If anything, the press coverage has understated just had badly the Republicans got hammered out in those townhalls last week. So I'm going to be really curious to see if there are any more shake-ups in the Conscience Caucus as a result. I've gotten a partial transcript of some of the stuff Rep. Chris Chocola (R) of Indiana said at his townhall meeting back in South Bend. So there's more of his funny-business to be discussed. Even more though, watch for signs of lots of them wanting to cut a deal and get out.

So, that's it for me for now. I'm going to be turning over the keys to Ed Kilgore of NewDonkey.com and the Democratic Leadership Council. (And for those of you who are most accustomed to thinking of the DLC as a topic in theodicy, be nice.) Ed's a good friend. I'm a big fan of his site. And he's an extremely shrewd observer of American politics in all its facets, both high and low. I'm looking forward to reading what he has to say.

I'm a big fan of Sen. Joe Biden (D) of Delaware. But I usually figure him for a foreign policy and judiciary guy, rather than a big hitter on domestic policy. But take a look at his appearance today with Sen. Santorum (R) on Meet The Press (which you can see here and read here).

He hits all the key points. Like: "No matter how you cut it, this real debate on personal accounts is about the legitimacy of Social Security; it's not about the solvency of Social Security."

Yes, just so.

Or this: "And the presumption that Social Security can't meet its obligations rests on the notion that the federal government will default, something it's never done in 220 years, on an obligation, on Treasury notes, IOUs, just like the IOUs Japan has and other countries have in terms of buying our Treasury bonds. And so I don't think we'll default."

So true!

It was a minor masterpiece of counter-bamboozlism.

The Count, Rep. Chris Chocola (R) of Indiana, just won't quit.

He continues to deny that he ever supported privatization, let alone privatizing all of Social Security. Chocola claims that anyone who says this is either making it up or distorting his words.

So just for the record let's put down, word for word, what he told an editorial board meeting with the Elkhart Truth back in October 2000 ...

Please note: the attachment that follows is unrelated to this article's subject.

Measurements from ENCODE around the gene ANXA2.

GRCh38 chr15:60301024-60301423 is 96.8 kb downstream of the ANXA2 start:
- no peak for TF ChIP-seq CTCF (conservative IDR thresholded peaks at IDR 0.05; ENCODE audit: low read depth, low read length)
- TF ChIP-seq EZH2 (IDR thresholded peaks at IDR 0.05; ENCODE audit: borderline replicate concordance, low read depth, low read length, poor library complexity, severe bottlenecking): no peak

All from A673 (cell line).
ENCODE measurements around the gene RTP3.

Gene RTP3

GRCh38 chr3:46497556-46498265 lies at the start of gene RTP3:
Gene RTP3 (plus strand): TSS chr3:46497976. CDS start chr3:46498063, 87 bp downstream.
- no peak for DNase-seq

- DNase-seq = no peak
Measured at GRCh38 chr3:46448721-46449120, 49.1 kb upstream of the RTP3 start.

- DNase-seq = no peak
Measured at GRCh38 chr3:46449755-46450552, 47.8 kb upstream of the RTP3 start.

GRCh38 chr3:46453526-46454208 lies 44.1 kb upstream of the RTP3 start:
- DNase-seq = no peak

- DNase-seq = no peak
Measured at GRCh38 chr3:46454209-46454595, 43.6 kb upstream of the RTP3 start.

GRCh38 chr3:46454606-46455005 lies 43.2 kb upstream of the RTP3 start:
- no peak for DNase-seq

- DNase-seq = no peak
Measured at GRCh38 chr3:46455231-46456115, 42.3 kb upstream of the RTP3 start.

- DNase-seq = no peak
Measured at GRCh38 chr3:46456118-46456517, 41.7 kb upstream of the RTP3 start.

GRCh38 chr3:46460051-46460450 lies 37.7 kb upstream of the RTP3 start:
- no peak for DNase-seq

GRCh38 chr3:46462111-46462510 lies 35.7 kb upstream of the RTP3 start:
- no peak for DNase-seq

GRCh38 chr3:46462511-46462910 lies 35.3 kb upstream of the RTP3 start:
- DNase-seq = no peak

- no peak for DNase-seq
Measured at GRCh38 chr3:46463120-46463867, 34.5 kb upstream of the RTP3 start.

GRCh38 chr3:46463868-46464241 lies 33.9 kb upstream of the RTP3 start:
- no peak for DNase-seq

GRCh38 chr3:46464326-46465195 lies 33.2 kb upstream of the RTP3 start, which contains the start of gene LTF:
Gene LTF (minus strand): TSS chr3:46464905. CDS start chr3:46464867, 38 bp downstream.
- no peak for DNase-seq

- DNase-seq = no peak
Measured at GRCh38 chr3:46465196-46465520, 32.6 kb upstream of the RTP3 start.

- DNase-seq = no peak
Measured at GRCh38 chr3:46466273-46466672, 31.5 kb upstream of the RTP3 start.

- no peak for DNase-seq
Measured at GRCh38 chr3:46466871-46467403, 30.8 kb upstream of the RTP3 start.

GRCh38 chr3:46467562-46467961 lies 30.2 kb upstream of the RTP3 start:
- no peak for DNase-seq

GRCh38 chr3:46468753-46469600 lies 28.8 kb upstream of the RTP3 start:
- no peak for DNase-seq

"Bush's plan of individual investment of 2 percent of the money is a start. Eventually, I'd like to see the entire system privatized. It's not a 'risky scheme.' There will be a series of investment options for people, professionally managed. If one isn't performing for you, you can change every year. We're not going to let people invest all of their money in Yahoo!

People will be smart enough to understand their risk level. I believe people can make good decisions, and I know they ask really good questions before they make decisions. Will somebody screw it up? No question. But the government is screwing up the whole thing right now.

The whole thing is optional, and it's good for a couple of reasons. One, it's your money and nobody can touch it. It doesn't end up being borrowed by the federal government to pay off other things. Two, it gives you a much better return than you'd ever get out of Social Security. Right now, younger people are getting a negative return on their money.

The stock market has performed at 8 percent return over the past 70 years - that's through wars and depression. If you give people the opportunity, they'll build their self reliance and self respect because they'll be making a direct impact on their lives."

Less than a <$Ad$>month later, on the eve of the election, as his campaign started to swirl down the tubes, Chocola said that claims that he supported a total privatization of Social Security were false: "There is no one proposing, including me, a plan of total privatization."

When he ran again in 2002 he said: "I do not support the privatization of Social Security."